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Today's News

  • Election pivotal for school district

    When Laura Boggs was elected to the Jefferson County Board of Education two years ago, it caught a lot of people by surprise. It looked like incumbent Sue Marinelli was headed for re-election in an uncontested race until Boggs pulled and returned candidate papers just before the deadline. Running under the radar, Boggs upset the incumbent and has been a controversial and polarizing member of the school board in her first two years.

  • Carney adds Liberty Bell to accolades

    Don’t get Danny Carney wrong. He was happy to win the 2011 Liberty Bell Invitational cross country meet on Sept. 16 at Heritage High School. After all, the prestige in itself is worth the victory. But the Dakota Ridge senior has bigger fish to fry.
    Coming off a season in which he won the 5A Jeffco League and a regional championship before finishing second to Columbine’s Woody Kincaid at state, the stars definitely seem to be lining up for Carney this year.

  • Dakota Ridge uses 8-run third inning to pounce on Columbine

    Nothing seemed to cooperate with the Columbine Lady Rebels’ softball team last week. Not the weather and certainly not the Dakota Ridge Lady Eagles.
    Rain forced their game to be played a day later than scheduled at Columbine. But home-field advantage wasn’t exactly on the Lady Rebels’ side.

  • FRCS fails to capitalize on chances

    It’s hard to fault Jacob Kozanecki. After all, his Front Range Christian Falcons had their opportunities Sept. 17 to topple 10th-ranked Resurrection Christian. A blocked punt, a high snap over the punter’s head, a couple of turnovers. There were chances.
    But the Falcons couldn’t contain Taylor Dewald or do enough with the ball offensively when they had it. Thus, the Falcons’ upset bid turned into a 42-21 defeat on a fickle weather day at Front Range Christian School.

  • Sports briefs

    FOOTBALL
    Rebels dominate Douglas Co., improve record to 3-0
    LAKEWOOD
    — Cameron McDondle rushed for 160 yards and three touchdowns, including a pair of 48-yarders, as Columbine improved to 3-0 with a 48-7 homecoming victory over Douglas County on Sept. 15 at Jefferson County Stadium.
    Noah Thompson rushed for 113 yards and two touchdowns on just five carries, while Ceasar Lopez and Michael Burns also rushed for scores for the Rebels (3-0).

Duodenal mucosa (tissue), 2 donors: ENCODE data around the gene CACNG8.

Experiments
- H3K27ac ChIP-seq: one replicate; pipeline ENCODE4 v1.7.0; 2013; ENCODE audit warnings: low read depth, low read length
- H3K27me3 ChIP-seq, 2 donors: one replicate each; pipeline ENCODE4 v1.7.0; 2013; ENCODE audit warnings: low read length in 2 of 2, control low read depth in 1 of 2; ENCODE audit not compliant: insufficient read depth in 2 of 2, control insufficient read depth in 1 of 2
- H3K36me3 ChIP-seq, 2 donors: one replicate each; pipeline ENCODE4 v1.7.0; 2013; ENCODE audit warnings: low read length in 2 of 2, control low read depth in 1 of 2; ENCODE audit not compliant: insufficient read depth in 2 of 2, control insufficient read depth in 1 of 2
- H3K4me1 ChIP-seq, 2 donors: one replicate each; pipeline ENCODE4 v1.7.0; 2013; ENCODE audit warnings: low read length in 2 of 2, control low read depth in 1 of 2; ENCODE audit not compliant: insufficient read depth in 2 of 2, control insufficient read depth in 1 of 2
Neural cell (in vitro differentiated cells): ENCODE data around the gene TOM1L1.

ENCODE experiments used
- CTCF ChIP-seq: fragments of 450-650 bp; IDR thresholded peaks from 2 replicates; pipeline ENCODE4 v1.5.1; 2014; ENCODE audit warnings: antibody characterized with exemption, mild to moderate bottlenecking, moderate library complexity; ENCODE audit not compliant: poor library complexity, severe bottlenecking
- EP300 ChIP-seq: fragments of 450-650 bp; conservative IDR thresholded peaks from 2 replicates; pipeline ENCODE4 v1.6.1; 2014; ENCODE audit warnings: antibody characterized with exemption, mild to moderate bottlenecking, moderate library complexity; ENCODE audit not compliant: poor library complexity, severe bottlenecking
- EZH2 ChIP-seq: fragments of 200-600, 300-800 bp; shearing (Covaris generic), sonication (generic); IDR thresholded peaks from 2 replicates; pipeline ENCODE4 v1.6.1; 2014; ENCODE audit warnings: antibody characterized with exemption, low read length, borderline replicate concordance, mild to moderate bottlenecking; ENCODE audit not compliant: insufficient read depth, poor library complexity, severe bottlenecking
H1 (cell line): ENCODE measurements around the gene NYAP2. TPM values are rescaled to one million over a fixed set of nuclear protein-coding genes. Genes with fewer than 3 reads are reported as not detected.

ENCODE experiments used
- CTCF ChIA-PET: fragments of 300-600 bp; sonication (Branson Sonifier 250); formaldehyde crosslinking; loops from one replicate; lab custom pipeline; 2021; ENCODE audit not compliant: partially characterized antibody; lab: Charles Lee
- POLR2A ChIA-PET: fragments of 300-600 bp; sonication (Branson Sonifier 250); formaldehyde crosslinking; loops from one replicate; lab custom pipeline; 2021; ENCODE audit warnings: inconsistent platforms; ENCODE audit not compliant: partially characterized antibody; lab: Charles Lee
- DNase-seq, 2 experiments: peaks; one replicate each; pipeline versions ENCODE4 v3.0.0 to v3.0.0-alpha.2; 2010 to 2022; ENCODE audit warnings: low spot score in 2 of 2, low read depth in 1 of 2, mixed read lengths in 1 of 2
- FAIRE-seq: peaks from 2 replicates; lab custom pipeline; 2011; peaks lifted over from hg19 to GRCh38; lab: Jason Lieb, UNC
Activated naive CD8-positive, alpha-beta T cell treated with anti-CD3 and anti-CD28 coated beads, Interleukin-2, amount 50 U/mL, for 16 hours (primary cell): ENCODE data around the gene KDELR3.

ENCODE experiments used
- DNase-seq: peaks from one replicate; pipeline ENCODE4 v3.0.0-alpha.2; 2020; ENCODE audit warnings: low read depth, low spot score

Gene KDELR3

Douglas County got its lone score on a 17-yard, second-quarter run by Trey Smith.

  • Library’s search for new exec director stalls

    By Emile Hallez

    Staff Writer

    The top candidate for the executive director position at the Jefferson County Public Library declined an offer last week, leading the board of trustees to extend interim director Pam Nissler’s term.

    Several of the trustees gave widely varying accounts of the hiring process, leaving no clear answer about whether the board extended an official job offer to Cynthia Kolaczynski, deputy director of the Maricopa Public Library District.

  • 10 years later, pain and remembrance

    Whether they were in Colorado or New York on Sept. 11, 2001, people came to Red Rocks on Sunday to walk the stairs and remember the first-responders, friends and family who died on that tragic day.

    Approximately 3,000 firefighters and community members from 22 states participated in the Colorado 9/11 Memorial Stair Climb at Red Rocks Amphitheatre. People climbed the amphitheater’s stairs nine times to commemorate the 110 flights that New York City firefighters climbed to try to save the occupants of the World Trade Center.

  • Jeffco Human Services ordered to repay block-grant funds

    The federal government required Jefferson County Human Services to pay back nearly $100,000 in stimulus money earlier this year, after an audit revealed 33 job-training recipients were ineligible to receive funds in 2009.

    The funds were disbursed to Jeffco’s workforce development program under a grant from the American Recovery and Reinvestment Act. Some county employees apparently misunderstood the grant’s guidelines and awarded paid internships to applicants whose income was up to twice as high as the maximum amount allowed.

  • A family of Eagles

    The dotted lines dividing the 1.4-mile path around Johnson Reservoir in Clement Park have been repainted three times since 1996, thanks to the Osieczanek family’s Eagle Scout progeny.

    Since Kevin and Cindy Osieczanek’s son Aric started Cub Scouts in 1989, the proud parents have since seen graduations of all five of their sons — and even a son-in-law — as Eagle Scouts.

  • Columbine grad riding bike across Japan to help victims of quake, tsunami

    Columbine High School graduate Dylan Jacoby was only five minutes into his cross-Japan bicycle tour on July 24 when he hit a bump in the road and ruptured a tire beyond repair.

    The rough start temporarily deflated his spirits, but it was actually one of the most important moments in his self-motivated 2,000-mile ride to raise money for tsunami and earthquake victims.

    Knowing little Japanese, Jacoby simply smiled and tried to put forth good spirits during a two-hour car ride to the nearest town with a bicycle shop.